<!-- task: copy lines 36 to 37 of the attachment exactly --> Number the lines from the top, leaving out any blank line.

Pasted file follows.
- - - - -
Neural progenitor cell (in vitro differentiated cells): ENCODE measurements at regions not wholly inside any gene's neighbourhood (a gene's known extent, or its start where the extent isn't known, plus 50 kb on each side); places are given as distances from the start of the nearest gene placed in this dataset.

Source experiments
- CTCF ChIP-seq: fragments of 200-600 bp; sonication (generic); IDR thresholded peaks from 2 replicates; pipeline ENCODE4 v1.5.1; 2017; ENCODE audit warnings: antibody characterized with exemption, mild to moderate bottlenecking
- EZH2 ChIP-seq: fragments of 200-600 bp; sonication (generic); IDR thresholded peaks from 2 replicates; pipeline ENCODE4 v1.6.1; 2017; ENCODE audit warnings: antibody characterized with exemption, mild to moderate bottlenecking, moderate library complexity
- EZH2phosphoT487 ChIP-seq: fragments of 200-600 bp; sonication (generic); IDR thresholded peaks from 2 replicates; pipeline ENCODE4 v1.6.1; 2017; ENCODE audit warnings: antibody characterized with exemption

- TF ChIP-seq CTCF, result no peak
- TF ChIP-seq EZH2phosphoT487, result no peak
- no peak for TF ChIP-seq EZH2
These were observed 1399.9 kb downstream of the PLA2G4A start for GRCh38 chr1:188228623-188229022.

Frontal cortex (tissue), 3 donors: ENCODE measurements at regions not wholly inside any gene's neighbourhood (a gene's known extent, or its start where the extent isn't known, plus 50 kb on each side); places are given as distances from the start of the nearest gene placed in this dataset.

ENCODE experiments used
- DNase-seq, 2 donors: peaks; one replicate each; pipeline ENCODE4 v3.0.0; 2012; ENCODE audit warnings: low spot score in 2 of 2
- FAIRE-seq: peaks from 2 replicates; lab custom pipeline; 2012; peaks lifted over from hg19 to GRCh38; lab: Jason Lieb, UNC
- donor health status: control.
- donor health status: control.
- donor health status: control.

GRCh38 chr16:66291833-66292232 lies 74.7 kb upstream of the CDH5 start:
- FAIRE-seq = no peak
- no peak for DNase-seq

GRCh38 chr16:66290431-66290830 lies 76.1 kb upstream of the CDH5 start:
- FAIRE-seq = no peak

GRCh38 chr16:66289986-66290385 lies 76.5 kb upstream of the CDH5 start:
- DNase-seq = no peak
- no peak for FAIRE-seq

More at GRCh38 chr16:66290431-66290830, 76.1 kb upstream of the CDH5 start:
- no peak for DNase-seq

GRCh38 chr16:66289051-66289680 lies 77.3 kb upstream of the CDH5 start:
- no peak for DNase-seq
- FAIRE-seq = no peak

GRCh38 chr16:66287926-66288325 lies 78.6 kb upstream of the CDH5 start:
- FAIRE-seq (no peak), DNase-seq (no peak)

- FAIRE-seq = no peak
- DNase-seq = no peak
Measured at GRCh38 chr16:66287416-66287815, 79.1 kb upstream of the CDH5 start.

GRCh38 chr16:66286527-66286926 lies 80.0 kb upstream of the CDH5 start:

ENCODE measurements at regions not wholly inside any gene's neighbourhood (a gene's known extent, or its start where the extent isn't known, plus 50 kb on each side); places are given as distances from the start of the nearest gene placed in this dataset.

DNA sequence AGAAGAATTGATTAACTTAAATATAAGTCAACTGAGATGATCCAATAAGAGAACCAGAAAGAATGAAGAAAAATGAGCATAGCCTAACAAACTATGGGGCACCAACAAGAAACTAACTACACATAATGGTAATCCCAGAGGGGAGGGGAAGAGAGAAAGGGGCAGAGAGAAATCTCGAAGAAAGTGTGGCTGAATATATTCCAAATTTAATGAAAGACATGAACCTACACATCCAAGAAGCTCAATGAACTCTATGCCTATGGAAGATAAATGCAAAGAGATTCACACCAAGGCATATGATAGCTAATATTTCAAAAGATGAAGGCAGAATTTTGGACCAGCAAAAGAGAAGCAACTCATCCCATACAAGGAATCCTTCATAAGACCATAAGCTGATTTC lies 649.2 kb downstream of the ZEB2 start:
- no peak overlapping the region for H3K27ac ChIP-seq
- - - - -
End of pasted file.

ENCODE measurements at regions not wholly inside any gene's neighbourhood (a gene's known extent, or its start where the extent isn't known, plus 50 kb on each side); places are given as distances from the start of the nearest gene placed in this dataset.

DNA sequence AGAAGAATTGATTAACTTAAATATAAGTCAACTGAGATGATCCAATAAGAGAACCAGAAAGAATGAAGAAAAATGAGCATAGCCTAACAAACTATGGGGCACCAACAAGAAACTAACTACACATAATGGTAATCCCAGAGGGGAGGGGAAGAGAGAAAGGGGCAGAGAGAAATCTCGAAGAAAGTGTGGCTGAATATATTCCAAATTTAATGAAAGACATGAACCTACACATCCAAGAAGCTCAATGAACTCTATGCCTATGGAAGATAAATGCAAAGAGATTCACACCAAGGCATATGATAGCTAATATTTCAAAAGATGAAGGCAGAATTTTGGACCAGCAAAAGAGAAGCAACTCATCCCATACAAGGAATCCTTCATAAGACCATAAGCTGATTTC lies 649.2 kb downstream of the ZEB2 start: